71 SW Oak (1966)
Aubrie Koenig and Will McKay from The History Press were in town for a couple of days to check out Portland. (History Press is publishing my book on lost Portland eateries and it was cool to meet Aubrie and Will in person and chat about the book.)
As part of their brief stay in Portland, Dan Haneckow presented a two-hour walking tour of downtown Portland on a recent non-rainy but chilly Portland morning. (He’s also working on a book for History Press on Portland’s Great Light Way.) I also got to do some catching up with photographer Alexander Craghead, who recently gave a sold-out presentation for AHC on Railroad Architecture and the Northwest.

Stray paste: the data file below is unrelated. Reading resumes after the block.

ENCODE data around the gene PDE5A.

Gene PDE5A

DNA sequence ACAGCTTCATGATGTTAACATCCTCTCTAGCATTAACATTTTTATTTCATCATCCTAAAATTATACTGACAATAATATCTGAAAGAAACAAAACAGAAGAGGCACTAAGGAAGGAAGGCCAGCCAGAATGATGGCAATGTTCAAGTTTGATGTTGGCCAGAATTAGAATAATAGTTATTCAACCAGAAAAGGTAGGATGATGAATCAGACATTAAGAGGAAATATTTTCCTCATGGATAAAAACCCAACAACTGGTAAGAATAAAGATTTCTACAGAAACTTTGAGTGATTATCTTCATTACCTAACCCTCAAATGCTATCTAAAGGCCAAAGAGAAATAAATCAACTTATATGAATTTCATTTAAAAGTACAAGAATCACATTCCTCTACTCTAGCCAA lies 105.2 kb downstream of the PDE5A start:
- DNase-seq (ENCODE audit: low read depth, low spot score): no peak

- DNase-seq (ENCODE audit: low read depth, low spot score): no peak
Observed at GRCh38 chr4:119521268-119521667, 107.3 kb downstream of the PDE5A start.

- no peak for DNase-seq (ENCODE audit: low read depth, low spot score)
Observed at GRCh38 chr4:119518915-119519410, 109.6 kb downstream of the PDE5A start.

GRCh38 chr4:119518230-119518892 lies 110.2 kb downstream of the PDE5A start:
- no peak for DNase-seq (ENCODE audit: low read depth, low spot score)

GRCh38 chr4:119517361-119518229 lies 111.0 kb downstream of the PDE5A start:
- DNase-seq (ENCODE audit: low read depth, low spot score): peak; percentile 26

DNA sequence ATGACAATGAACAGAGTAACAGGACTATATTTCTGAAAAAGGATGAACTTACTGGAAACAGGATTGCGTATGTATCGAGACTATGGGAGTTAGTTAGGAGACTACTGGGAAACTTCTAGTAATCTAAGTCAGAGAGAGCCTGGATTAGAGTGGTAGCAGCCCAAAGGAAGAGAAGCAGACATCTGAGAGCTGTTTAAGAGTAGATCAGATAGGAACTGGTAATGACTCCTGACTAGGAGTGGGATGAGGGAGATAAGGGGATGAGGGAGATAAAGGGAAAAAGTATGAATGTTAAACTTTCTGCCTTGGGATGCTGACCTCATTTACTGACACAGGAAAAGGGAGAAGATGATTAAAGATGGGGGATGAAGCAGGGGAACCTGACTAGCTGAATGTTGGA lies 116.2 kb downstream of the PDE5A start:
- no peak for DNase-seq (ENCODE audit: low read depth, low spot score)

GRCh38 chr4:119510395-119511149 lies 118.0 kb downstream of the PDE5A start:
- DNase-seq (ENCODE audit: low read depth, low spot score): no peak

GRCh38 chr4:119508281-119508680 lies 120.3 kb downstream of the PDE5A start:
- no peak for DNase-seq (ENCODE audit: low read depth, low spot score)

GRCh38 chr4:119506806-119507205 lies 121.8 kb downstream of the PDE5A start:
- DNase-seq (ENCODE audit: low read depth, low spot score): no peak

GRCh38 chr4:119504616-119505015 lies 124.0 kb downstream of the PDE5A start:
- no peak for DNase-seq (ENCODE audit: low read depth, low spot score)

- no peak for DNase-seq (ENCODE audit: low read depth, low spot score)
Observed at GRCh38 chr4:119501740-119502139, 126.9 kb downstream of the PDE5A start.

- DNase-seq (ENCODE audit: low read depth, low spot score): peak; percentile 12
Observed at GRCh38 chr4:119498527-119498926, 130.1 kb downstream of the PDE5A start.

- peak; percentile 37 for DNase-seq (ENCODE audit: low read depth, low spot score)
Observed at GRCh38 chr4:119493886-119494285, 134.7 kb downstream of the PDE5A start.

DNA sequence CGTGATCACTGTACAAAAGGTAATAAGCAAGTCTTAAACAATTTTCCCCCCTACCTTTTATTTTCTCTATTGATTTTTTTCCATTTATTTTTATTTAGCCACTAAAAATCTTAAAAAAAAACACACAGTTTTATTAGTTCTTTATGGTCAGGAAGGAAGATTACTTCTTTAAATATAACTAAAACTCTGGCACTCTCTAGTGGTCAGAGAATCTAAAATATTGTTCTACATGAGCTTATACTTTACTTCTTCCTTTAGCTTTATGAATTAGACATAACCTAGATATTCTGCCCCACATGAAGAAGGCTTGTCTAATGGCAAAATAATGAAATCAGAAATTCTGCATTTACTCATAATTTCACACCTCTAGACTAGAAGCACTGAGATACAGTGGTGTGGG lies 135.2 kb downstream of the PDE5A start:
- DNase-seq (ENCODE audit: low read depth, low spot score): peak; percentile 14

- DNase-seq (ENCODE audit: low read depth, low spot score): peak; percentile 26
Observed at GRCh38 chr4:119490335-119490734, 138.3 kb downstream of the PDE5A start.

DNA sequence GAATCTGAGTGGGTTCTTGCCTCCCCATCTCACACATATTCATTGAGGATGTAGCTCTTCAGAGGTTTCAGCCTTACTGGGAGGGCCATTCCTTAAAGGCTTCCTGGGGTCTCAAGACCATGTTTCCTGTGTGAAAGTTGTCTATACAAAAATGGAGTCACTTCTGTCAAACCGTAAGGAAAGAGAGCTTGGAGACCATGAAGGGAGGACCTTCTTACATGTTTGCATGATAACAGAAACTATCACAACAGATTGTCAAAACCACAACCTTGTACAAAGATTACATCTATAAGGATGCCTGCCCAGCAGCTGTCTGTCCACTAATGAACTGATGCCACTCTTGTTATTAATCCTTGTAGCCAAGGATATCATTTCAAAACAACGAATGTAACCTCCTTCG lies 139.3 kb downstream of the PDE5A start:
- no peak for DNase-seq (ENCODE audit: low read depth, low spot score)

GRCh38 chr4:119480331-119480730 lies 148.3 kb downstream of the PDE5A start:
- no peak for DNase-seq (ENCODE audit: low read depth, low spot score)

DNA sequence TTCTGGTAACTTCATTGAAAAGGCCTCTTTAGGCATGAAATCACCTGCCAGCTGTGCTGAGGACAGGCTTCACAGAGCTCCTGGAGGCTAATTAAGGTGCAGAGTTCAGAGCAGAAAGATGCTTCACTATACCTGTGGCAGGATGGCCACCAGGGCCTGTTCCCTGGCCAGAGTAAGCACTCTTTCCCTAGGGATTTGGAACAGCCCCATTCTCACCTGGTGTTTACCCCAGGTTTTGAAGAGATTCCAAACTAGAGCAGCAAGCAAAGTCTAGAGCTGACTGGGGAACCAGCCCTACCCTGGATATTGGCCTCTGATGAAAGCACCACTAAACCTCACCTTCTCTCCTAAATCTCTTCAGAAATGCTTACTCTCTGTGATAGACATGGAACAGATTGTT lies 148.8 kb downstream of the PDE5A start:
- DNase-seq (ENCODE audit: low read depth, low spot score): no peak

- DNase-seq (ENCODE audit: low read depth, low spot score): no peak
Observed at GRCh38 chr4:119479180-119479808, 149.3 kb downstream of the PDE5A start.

The theme of the tour was Three Downtowns in Two Hours (the downtowns of the 1860-1880s, the 1890s and the teens-twenties and beyond).
Dan’s knowledge of this area of Portland’s past shined during the walk as he pointed out surviving buildings, parking lots of lost buildings and horrifically remodeled ones. Since I’ve started working downtown last summer, I’ve had the chance to do a lot of exploring and have become increasingly fascinated with Portland’s cast iron buildings and the area along the Willamette that once housed them.
It’s one thing to read about the history of this section of town, but to walk it and see buildings in person really resonated and helped connect the dots from my lacking early Portland history.
Fechheimer & White Building, built in 1885.
Plaque on the Fechheimer & White Building.
71 SW Oak (retrofitted in 1976)